Roughly a year ago we went to Scotland to do a winter skills training, for me would be the second one, first one for Pata. After the mention training, the winter pretty much passed away and we have been craving winter and snow since.
Things a settling down in life and we have had to slow down in our adventures, but we couldn’t let the whole winter going pass without to put the crampones on, so we planned going to Wales to see Pata’s family and do some winter walks.
Weather had been hard for the last week (perfect for snow lovers) and we were expecting tones of snow and really ice conditions. Pata’s commitments with family plus still dragging some injuries, limited her possibilities to just one walk, but I was suffering badly from cold turkey and soon started to research easy winter climbs in Wales. Despite I have done some winter climbs, my experience is pretty poor, plus being on my own, it all mean that I needed to aim for a very easy one, and after soon research Banana gully soon seemed to be the best option.
The ideal place to start the walk is the car park at Pont Pen-y-benglog on the A5 at the west end of the Llyn Ogwen lake as the path begins literally meters from the car park. It also has a nice toilet and a cafe, the down side is that you need to pay to park there £5. I forgot my wallet at home and had to drive 2min east to the nearest lay-by to park. I didn’t know at the time, but on my return I found out that just outside of the pay car park, you can park the car on the payment at both sides of the road, in fact some people even left the car on the road.
From the lay-by took me 8 minutes to walk back to the carpark where the route begins just on the left of the cafe to south east. The path soon turns 90 degrees right heading straight to the lower lake for around 500m .
On the day of this walk the path to the lower lake was very slippery due to ice, watch out for it
Once at the lake, you have to cross the little river and then follow the direction of the shore of the lake for just under 1km. Although here is where the uphill starts, it isn’t very steep yet. This section was covered with snow and you could see marks on the snow from crampons, but unless it is very icy, it is doable without them.
At this point you should be at around 500m height and here is where the proper ascend kicks off, it was also the point where I put my crampons on. The terrain additionally to the steepness, also becomes rocky.
The hard part of the ascend is just 300m till you reach the plateau where the two upper lakes are. You should aim to keep them on your right hand side and straight after the second one the gully commence on your right.
The lower bit of the gully was full of snow to in some places waist height, so stick to the edges was a must for me to avoid physical wear as the gully is 280m long. The visibility on the day was good at the beginning and slowly deteriorated as I gained altitud, but the route was pretty clear al the way to the top.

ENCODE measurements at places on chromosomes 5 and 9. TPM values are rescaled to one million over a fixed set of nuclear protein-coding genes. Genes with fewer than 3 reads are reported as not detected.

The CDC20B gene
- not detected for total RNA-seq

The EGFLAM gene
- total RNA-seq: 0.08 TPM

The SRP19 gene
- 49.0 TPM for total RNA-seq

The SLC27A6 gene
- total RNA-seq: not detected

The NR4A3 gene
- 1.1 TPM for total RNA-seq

Near the top, the snow was a lot harder than at the bottom which felt really nice after a strenuous ascend on deep soft snow. I found a little cornice at the top, but nothing to worry about.
Scotland has a very good avalanches website, but I’m not aware that Wales has something similar, therefore monitor the weather the days before the day you are planning to climb to have an idea of how the snow might be.
At the top of the gully you’ll meet the path coming towards Y Garn, just follow a couple of cairns till you get to the summit.
From the summit the first part of the way down is fairly simple, you can workout a bearing towards Llyn y Cwn as the route goes straight to it. Bear in mind that you will need to cross a fence on your way.
At the lake is where you will find probably the hardest bit for navigation as the path goes down the mountain through a narrow, steep and rocky route that you only can access from a particular point.
After crossing that particular point you can see the first lake you left behind in the morning and the track although it is still tricky and crampons are a must, it is clear and easy to identify. On your way down you will walk pass some beautiful and dangerous waterfalls of ice. Massive pieces of ice fall off when the ice is melting so look up when you are close to any of them.
Once at the lake just undo the way you came up in the morning to reach the more than likely very busy car park.
Although it is not a very long route, but the very slow progress makes it longer than it should time wise. It took me just under 5h to complete it. It is an easy route although in poor visibility conditions the navigation on the way down can be compromised and with soft deep snow, the gully can really be hard work.